The $20 million, 236 bed Greater Laurel-Beltsville Hospital will not even open its doors to patients until May 1. But already the experts are saying it is in financial trouble.

As a result, it may have to charge patients unusually high rates in its first year, futher aggravating the problem of rapidly rising medicla costs here, and it may still run a $1 million deficit that will be billed to the taxpayers to Prince George's County.

It was not supposed to happen this way. When county officials sought state and local government approval for the hospital six years ago, their plans called for first year occupancy rate high enough to break even and charge reasonable rates.

Now, according to state officials who regulate hospital charges, the Greater Laurel facility is projecting first year occupancy of about half the those original estimates and million dollar losses as a result.

The construction and financial problem posed by the hospital, built and operated by the county, provide another insight into the rapidly rising cost of medical care - both locally and nationally. Viewed from the perspective of the entire metropolitan area's needs, the facility may not be needed at all.

But considered from the perspective of persons living in upper Prince George's County, the hospital fills their desire to have a community facility for their medical and surgical care.

Yet the fact remains that Prince George's County residents who use the new hospital will pay higher costs in two ways - in higher rates and through their county government's subsidy if the projected loss does occur.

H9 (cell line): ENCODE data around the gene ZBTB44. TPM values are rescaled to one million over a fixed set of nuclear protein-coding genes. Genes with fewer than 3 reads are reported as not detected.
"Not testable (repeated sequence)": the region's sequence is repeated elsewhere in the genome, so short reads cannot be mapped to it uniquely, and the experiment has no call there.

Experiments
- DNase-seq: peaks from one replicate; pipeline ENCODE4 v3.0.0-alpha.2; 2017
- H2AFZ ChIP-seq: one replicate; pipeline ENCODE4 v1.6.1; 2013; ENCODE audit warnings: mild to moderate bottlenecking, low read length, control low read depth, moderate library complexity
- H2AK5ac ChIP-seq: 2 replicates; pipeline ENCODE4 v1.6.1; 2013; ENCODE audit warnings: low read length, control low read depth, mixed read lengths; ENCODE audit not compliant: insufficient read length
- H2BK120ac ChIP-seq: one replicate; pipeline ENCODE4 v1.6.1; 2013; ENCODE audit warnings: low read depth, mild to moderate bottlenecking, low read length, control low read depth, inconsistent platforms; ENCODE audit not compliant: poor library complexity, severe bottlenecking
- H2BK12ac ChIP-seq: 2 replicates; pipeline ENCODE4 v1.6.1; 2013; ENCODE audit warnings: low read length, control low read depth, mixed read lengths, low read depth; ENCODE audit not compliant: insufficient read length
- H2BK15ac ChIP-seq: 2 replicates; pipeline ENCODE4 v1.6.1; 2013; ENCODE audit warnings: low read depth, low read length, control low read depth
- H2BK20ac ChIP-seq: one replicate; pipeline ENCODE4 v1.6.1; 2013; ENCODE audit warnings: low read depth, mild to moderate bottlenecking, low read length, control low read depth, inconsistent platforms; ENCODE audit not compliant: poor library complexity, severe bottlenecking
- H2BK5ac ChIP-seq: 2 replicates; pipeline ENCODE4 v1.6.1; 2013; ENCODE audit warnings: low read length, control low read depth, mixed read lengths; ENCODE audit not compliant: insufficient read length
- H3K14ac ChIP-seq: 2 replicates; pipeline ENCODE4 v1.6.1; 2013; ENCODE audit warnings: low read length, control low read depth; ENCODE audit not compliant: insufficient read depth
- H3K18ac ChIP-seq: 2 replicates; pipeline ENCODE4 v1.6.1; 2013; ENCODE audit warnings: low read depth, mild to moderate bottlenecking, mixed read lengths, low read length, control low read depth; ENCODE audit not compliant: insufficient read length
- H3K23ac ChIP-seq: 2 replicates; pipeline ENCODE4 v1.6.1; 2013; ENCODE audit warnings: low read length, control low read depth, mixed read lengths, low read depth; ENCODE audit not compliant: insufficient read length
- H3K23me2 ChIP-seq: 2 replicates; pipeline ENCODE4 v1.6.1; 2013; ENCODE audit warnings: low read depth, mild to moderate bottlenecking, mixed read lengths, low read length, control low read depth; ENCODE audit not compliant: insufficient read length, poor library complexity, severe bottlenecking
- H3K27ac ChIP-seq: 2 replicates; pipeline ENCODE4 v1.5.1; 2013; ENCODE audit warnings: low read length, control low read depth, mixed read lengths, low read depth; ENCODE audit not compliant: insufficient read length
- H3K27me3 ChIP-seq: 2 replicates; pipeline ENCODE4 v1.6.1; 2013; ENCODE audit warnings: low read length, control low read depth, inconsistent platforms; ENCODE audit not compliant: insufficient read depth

Walter J. Berry, comptroller of the Prince George's County Hospital Commission, said it was "inconceivable" that Greater Laurel-Beltsville will lose as much money the first year as the Maryland Health Services Cost Review Commission - the regulatory agency - said. "We would have to have a tremendous underestimate in order to lost $1 million," Berry said.

But Hal Cohen, director of the state commission, confirmed that his staff's analysis projects the $1 million loss. According to Dennis Phelps, the state commission rate analyst who prepared the study, Greater-Laurel will be permitted to charged about $131 a day as the basic room charge for medical-surgical beds, which account for the majority of beds in the new facility.

Prince George's General Hospital, the county's other major facility, its permitted to charge about $90 a day for medical surgical beds.

The higher rate was permitted for Greater Laurel because the occupancy rates projected "are so low," Phelps said. The hospital would have had even higher rates if state commission officials had permitted it to recover more of the first-year portion of construction costs that must be paid.

The state rate commission, according to Cohen and Phelps, was confronted with a dilemma: To set rates high enough to allow the hospital to break even despite the low occupancy or to set rates more in line with what other area hospitals charge and have the hospital lose money. The commission chose to set lower rates.